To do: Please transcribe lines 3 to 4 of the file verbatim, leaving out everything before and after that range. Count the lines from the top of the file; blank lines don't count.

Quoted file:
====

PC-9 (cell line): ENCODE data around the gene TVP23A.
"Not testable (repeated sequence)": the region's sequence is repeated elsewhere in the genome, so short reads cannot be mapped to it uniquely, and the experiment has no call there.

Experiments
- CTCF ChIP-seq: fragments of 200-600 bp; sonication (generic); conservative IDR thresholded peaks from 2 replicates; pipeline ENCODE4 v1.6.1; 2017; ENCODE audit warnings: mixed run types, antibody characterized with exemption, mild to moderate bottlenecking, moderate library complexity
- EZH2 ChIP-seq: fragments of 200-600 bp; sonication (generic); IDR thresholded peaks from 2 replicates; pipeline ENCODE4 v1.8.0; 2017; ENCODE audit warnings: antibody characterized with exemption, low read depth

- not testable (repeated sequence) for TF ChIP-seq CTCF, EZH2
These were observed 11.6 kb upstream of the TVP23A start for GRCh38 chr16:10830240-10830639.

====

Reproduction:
Experiments
- CTCF ChIP-seq: fragments of 200-600 bp; sonication (generic); conservative IDR thresholded peaks from 2 replicates; pipeline ENCODE4 v1.6.1; 2017; ENCODE audit warnings: mixed run types, antibody characterized with exemption, mild to moderate bottlenecking, moderate library complexity